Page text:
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December 2012
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With Christmas just around the corner, the Classic Horror Campaign is getting into the festive spirit by screening a couple of true creepy classic movies at the in London this Sunday. Alongside Ealing ghost story compendium Dead of Night (1945) we are showing the ultimate seasonal cult film Black Christmas (1974).

To celebrate this event here are five fascinating facts about the terrifying…Black Christmas!

  1. Black Christmas was largely based on a series of murders that took place in Quebec, Canada at Christmastime.
  2. The role of Mrs. Mac (played by Marian Waldman) was originally offered to Bette Davis.
  3. One of the most memorable poster tags for Black Christmas was as follows: “If this movie doesn’t make your skin crawl…it’s on too tight!”
  4. Black Christmas received its UK TV premiere on BBC1 on December 11th 1983.
  5. The film was initially released in the US as Silent Night, Evil Night in case people mistook it for a blaxploitation flick – but when it flopped the name was reverted back to Black Christmas.

Buy tickets for our fear-filled festive horror double bill today!



Of all the rather strange films Hammer cranked out during their last few years (Dr Jekyll & Sister Hyde, Dracula AD 1972 and The Legend of the Seven Golden Vampires to name a few), Peter Sykes’ Demons of the Mind has a strong claim to being the very oddest.  The project started life as a vampire film called Blood Will Have Blood, but with the ever-baffling Christopher Wicking on screenwriting duties it soon mutated into something much more peculiar, and what the finished product lacks in werewolves it more than makes up for in mind-boggling psychobabble.

Demons of the Mind is a confusing film, but not a bad one.  For one thing it’s got a very interesting cast, combining respected thespians (Robert Hardy, Yvonne Mitchell, Patrick Magee and Michael Hordern) with a pair of former pop stars (Manfred Mann’s Paul Jones, and Gillian Hills – surely a definitive cult figure thanks to her roles in Beat Girl, Blowup and the TV adaptation of Alan Garner’s The Owl Service, as well as her career in France as a yé-yé singer) and Hammer’s resident pretty boy Shane Briant.  The backdrop they perform against is the heart of Hammerland: a vaguely Germanic village at some unspecified point in the 19th century, populated by slightly oo-arr villagers who live in fear of the castle on the hill.  This time its inhabitant isn’t Frankenstein or Dracula but Baron Zorn (Hardy, who manages the remarkable feat of being both hammy and wooden at the same time) and his children.  Legends of insanity and incest (incestity, as I like to call it) haunt the Zorn family, and, convinced they’ve been infected by it, the Baron keeps twins Elizabeth and Emil (Hills and Briant) under lock and key.  Zorn calls in primitive psychoanalyst/hypnotist Dr Falkenberg (Magee) to cure his offspring, though it’s obvious to anyone watching that he’s the truly potty one.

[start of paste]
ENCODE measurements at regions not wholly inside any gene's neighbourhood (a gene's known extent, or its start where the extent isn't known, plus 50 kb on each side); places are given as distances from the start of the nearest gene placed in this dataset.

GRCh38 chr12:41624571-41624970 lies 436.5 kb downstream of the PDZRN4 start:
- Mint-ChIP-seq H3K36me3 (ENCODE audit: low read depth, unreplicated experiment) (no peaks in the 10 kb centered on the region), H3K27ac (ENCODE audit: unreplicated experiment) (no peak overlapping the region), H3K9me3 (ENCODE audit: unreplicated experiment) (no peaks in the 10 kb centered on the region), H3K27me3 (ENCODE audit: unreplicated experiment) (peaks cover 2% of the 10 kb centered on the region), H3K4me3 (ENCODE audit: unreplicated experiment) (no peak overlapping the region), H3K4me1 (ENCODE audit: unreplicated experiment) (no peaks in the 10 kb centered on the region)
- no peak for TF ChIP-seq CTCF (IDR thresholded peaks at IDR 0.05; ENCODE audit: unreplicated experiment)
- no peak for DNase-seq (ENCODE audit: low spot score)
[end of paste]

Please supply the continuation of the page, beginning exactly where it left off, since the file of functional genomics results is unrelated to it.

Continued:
Meanwhile, the villagers are increasingly angered by a series of savage murders of young women in the locality that they’re convinced are the work of the Zorns, and, whipped up into a frenzy by a crazy old priest (Hordern) march on the castle with flaming torches in time-honoured fashion.  The eventual explanation for the attacks is puzzling in the extreme, as is Falkenberg’s manner of reaching it – but the ensuing high drama leads to a splendid moment of double entendre as Robert Hardy cries out “let there be no more blood on our souls!” (don’t worry, the censor probably wouldn’t have allowed that anyway).

Gillian Hills doesn’t get a great deal to do other than waft about looking a bit dazed, and as her would-be love interest Paul Jones shows his acting hasn’t improved much since his debut in Peter Watkins’ Privilege.  Shane Briant’s pretty memorable as Emil thanks largely to the tangerine silk shirt he wears which contrasts sickeningly with the ultra-pale complexion of a boy who’s been kept inside his whole life, as well as the film’s one moment of truly startling violence, when he savagely slashes his aunt/jailer Mitchell to death with her own bunch of keys.  Patrick Magee’s performance is as eccentric as ever, but then Falkenberg’s a very eccentric character, as his various bizarre experiments for drawing out the Zorns’ obsessions show.

The star of the show is cinematographer Arthur Grant, who’d been working on Hammer films since 1957’s The Abominable Snowman.  He died in 1972 and Demons of the Mind was his last job.  It looks absolutely gorgeous, and even if you can’t follow what the hell’s going on you can just sit back and enjoy the pretty pictures.  But perhaps the single most satisfying moment in the film is when Patrick Magee actually intones, in that unique voice, “Deeemons of the miiind”.  It seems to me that a lot of films could have been improved if they’d only got him in to say the title.

Review by Ivan Kirby

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